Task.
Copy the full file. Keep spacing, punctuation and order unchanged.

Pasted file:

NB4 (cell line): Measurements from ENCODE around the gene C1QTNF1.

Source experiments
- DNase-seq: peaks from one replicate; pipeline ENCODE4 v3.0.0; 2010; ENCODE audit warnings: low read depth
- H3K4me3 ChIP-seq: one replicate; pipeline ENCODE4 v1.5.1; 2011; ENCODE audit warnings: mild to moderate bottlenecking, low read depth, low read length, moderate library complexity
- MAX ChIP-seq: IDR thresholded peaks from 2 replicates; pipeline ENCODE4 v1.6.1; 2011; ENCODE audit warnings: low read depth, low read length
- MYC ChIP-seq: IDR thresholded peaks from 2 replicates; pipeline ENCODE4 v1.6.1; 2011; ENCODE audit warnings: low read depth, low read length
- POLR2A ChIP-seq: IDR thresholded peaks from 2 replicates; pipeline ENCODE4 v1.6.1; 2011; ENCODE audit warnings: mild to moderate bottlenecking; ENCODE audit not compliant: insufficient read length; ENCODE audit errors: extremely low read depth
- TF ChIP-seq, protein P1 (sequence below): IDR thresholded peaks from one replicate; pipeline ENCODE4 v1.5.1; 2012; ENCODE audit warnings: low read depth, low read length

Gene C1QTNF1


NB4 (cell line): Measurements from ENCODE around the gene C1QTNF1.

Source experiments
- DNase-seq: peaks from one replicate; pipeline ENCODE4 v3.0.0; 2010; ENCODE audit warnings: low read depth
- H3K4me3 ChIP-seq: one replicate; pipeline ENCODE4 v1.5.1; 2011; ENCODE audit warnings: mild to moderate bottlenecking, low read depth, low read length, moderate library complexity
- MAX ChIP-seq: IDR thresholded peaks from 2 replicates; pipeline ENCODE4 v1.6.1; 2011; ENCODE audit warnings: low read depth, low read length
- MYC ChIP-seq: IDR thresholded peaks from 2 replicates; pipeline ENCODE4 v1.6.1; 2011; ENCODE audit warnings: low read depth, low read length
- POLR2A ChIP-seq: IDR thresholded peaks from 2 replicates; pipeline ENCODE4 v1.6.1; 2011; ENCODE audit warnings: mild to moderate bottlenecking; ENCODE audit not compliant: insufficient read length; ENCODE audit errors: extremely low read depth
- TF ChIP-seq, protein P1 (sequence below): IDR thresholded peaks from one replicate; pipeline ENCODE4 v1.5.1; 2012; ENCODE audit warnings: low read depth, low read length

Gene C1QTNF1